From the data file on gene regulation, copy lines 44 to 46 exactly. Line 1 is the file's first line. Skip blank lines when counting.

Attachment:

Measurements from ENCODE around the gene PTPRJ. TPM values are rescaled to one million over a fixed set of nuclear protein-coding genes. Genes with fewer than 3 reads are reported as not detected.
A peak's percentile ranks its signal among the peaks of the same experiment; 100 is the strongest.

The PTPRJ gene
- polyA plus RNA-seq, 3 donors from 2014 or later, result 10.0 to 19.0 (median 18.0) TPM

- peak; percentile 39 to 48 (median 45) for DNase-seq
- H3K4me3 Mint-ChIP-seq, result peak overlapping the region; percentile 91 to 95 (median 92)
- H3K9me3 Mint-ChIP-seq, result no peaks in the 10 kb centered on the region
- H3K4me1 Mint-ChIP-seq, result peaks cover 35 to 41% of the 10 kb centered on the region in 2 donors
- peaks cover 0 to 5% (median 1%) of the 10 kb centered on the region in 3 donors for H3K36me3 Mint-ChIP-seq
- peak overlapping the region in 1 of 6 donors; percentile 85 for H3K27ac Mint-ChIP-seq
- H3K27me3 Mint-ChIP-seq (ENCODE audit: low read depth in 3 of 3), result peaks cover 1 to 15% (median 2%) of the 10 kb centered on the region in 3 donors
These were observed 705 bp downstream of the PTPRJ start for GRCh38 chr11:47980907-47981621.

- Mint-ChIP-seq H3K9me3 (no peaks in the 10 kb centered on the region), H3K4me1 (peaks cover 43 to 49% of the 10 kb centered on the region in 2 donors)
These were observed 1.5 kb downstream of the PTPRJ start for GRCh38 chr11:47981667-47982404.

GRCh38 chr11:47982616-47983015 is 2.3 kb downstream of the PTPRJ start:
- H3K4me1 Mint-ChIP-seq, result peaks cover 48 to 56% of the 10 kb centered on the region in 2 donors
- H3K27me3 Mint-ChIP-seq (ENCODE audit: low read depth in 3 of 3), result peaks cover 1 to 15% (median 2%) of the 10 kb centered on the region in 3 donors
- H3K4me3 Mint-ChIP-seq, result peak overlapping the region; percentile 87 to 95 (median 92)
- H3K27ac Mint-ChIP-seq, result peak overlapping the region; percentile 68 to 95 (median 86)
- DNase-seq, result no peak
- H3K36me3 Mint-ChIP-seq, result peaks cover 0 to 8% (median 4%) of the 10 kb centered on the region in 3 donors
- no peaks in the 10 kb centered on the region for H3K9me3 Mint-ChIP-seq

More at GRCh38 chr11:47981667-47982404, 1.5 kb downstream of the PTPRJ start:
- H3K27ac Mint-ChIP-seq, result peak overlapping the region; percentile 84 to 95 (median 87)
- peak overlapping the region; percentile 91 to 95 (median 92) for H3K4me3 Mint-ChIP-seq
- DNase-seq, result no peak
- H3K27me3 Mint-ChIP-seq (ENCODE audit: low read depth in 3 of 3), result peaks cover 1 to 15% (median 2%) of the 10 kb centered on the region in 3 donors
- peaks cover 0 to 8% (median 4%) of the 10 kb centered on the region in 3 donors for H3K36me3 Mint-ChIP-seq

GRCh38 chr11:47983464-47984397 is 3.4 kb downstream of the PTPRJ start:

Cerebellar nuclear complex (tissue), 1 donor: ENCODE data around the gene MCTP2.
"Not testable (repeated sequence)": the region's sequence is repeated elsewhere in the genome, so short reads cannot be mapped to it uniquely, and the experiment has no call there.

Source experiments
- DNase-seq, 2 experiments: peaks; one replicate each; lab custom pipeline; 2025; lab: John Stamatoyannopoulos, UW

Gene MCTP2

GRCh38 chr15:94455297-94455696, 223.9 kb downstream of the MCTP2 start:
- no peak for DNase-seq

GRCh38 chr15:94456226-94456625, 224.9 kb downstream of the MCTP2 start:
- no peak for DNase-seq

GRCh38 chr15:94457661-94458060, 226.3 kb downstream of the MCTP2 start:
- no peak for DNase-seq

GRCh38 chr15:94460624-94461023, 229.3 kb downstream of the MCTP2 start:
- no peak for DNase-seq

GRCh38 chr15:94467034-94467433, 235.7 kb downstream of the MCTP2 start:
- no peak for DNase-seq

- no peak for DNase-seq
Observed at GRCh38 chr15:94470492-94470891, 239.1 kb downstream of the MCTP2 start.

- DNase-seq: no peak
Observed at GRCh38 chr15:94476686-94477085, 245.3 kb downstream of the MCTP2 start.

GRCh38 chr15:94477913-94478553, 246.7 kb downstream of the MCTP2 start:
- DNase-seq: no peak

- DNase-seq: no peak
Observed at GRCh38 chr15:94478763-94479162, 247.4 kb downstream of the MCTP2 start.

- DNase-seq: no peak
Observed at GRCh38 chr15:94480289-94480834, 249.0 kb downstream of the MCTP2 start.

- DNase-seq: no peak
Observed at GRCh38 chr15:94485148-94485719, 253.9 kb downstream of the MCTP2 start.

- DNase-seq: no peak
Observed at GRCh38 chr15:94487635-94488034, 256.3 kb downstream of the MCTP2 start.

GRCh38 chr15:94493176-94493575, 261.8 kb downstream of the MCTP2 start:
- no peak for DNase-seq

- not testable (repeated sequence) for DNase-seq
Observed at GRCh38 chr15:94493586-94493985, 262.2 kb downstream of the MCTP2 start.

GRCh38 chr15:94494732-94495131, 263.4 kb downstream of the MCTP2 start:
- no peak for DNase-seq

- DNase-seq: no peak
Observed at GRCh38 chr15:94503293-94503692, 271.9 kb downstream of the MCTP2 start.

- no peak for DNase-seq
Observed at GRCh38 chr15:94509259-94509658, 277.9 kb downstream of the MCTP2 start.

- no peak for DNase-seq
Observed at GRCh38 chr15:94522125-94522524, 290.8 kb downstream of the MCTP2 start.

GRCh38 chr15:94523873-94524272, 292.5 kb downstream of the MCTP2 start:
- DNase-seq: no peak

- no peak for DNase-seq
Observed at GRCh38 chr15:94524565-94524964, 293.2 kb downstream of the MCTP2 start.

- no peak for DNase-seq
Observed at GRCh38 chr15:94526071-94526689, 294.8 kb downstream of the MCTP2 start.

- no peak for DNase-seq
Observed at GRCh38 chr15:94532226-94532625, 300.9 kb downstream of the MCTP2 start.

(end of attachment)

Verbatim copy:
- no peak for DNase-seq

- no peak for DNase-seq
Observed at GRCh38 chr15:94470492-94470891, 239.1 kb downstream of the MCTP2 start.